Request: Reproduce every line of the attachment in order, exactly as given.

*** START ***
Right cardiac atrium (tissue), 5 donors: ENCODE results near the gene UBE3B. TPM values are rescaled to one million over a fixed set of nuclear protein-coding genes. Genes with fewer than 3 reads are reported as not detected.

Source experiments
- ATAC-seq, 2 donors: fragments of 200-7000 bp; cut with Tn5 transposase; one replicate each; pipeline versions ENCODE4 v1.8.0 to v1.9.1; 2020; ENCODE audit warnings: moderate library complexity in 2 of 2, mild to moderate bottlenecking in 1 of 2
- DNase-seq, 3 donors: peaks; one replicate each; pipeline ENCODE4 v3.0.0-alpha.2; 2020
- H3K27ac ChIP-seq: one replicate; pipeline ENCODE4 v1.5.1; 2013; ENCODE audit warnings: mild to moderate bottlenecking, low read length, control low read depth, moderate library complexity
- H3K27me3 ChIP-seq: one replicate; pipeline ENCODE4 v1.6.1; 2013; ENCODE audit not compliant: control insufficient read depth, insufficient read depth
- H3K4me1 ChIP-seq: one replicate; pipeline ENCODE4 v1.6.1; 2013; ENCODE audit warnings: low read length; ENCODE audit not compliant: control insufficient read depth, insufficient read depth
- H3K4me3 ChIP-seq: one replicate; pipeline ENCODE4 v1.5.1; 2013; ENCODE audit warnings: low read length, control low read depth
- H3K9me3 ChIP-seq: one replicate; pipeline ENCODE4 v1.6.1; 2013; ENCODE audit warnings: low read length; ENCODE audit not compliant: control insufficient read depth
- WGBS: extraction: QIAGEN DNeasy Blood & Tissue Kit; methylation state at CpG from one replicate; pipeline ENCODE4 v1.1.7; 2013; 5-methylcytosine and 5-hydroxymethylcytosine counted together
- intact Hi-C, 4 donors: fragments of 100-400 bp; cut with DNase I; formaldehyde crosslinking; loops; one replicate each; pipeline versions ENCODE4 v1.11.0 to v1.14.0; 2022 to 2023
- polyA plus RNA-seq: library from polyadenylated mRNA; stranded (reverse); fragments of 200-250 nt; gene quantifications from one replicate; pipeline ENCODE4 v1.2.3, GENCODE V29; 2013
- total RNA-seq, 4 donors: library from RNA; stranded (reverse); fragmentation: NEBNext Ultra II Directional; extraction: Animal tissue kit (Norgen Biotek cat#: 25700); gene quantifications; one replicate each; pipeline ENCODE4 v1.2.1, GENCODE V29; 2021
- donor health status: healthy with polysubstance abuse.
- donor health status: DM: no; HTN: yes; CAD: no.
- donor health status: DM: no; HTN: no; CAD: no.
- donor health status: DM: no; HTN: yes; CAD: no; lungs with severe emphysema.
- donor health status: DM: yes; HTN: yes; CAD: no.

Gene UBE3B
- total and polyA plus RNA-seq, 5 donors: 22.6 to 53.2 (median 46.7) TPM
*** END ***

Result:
Right cardiac atrium (tissue), 5 donors: ENCODE results near the gene UBE3B. TPM values are rescaled to one million over a fixed set of nuclear protein-coding genes. Genes with fewer than 3 reads are reported as not detected.

Source experiments
- ATAC-seq, 2 donors: fragments of 200-7000 bp; cut with Tn5 transposase; one replicate each; pipeline versions ENCODE4 v1.8.0 to v1.9.1; 2020; ENCODE audit warnings: moderate library complexity in 2 of 2, mild to moderate bottlenecking in 1 of 2
- DNase-seq, 3 donors: peaks; one replicate each; pipeline ENCODE4 v3.0.0-alpha.2; 2020
- H3K27ac ChIP-seq: one replicate; pipeline ENCODE4 v1.5.1; 2013; ENCODE audit warnings: mild to moderate bottlenecking, low read length, control low read depth, moderate library complexity
- H3K27me3 ChIP-seq: one replicate; pipeline ENCODE4 v1.6.1; 2013; ENCODE audit not compliant: control insufficient read depth, insufficient read depth
- H3K4me1 ChIP-seq: one replicate; pipeline ENCODE4 v1.6.1; 2013; ENCODE audit warnings: low read length; ENCODE audit not compliant: control insufficient read depth, insufficient read depth
- H3K4me3 ChIP-seq: one replicate; pipeline ENCODE4 v1.5.1; 2013; ENCODE audit warnings: low read length, control low read depth
- H3K9me3 ChIP-seq: one replicate; pipeline ENCODE4 v1.6.1; 2013; ENCODE audit warnings: low read length; ENCODE audit not compliant: control insufficient read depth
- WGBS: extraction: QIAGEN DNeasy Blood & Tissue Kit; methylation state at CpG from one replicate; pipeline ENCODE4 v1.1.7; 2013; 5-methylcytosine and 5-hydroxymethylcytosine counted together
- intact Hi-C, 4 donors: fragments of 100-400 bp; cut with DNase I; formaldehyde crosslinking; loops; one replicate each; pipeline versions ENCODE4 v1.11.0 to v1.14.0; 2022 to 2023
- polyA plus RNA-seq: library from polyadenylated mRNA; stranded (reverse); fragments of 200-250 nt; gene quantifications from one replicate; pipeline ENCODE4 v1.2.3, GENCODE V29; 2013
- total RNA-seq, 4 donors: library from RNA; stranded (reverse); fragmentation: NEBNext Ultra II Directional; extraction: Animal tissue kit (Norgen Biotek cat#: 25700); gene quantifications; one replicate each; pipeline ENCODE4 v1.2.1, GENCODE V29; 2021
- donor health status: healthy with polysubstance abuse.
- donor health status: DM: no; HTN: yes; CAD: no.
- donor health status: DM: no; HTN: no; CAD: no.
- donor health status: DM: no; HTN: yes; CAD: no; lungs with severe emphysema.
- donor health status: DM: yes; HTN: yes; CAD: no.

Gene UBE3B
- total and polyA plus RNA-seq, 5 donors: 22.6 to 53.2 (median 46.7) TPM